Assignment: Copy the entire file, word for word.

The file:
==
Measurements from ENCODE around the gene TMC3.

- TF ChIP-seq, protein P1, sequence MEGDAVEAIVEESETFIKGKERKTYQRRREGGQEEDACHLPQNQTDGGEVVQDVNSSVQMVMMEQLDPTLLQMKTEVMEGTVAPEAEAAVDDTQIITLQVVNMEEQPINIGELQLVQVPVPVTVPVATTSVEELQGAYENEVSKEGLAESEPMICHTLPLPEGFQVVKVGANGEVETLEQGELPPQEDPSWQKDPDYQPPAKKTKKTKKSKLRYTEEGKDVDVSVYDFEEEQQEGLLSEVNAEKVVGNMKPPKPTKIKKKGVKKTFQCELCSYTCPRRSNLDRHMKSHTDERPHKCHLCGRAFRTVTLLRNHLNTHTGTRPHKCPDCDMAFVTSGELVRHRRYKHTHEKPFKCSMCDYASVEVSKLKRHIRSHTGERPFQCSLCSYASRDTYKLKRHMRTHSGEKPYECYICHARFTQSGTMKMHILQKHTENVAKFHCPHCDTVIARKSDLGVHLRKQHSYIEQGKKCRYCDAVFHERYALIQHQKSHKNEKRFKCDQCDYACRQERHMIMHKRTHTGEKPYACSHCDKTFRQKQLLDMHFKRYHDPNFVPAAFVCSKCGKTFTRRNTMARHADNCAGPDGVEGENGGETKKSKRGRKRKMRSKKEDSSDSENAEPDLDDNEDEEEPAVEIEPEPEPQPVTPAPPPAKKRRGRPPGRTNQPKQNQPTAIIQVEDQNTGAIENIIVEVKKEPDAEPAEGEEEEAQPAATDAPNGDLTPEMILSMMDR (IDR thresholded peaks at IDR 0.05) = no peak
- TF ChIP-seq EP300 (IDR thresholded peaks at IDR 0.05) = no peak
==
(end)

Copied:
Measurements from ENCODE around the gene TMC3.

- TF ChIP-seq, protein P1, sequence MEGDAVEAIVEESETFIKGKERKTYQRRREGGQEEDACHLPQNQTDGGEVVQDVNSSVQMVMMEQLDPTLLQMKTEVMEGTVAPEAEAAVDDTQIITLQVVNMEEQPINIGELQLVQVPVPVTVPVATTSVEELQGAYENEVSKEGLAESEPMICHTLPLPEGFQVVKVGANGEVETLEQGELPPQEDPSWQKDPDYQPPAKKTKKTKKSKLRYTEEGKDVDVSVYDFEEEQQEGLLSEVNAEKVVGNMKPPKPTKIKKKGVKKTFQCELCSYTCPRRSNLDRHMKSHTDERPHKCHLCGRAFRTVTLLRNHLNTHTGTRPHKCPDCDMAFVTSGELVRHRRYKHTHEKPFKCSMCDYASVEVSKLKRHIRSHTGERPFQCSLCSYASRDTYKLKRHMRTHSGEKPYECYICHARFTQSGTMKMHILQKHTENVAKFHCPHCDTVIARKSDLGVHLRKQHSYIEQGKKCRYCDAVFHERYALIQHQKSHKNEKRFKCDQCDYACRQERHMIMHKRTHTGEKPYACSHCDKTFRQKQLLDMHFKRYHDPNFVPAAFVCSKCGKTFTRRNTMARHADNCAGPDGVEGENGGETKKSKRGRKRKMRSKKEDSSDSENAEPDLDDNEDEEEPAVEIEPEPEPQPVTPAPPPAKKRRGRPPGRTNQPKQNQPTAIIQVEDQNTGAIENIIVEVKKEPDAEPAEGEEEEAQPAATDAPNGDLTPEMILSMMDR (IDR thresholded peaks at IDR 0.05) = no peak
- TF ChIP-seq EP300 (IDR thresholded peaks at IDR 0.05) = no peak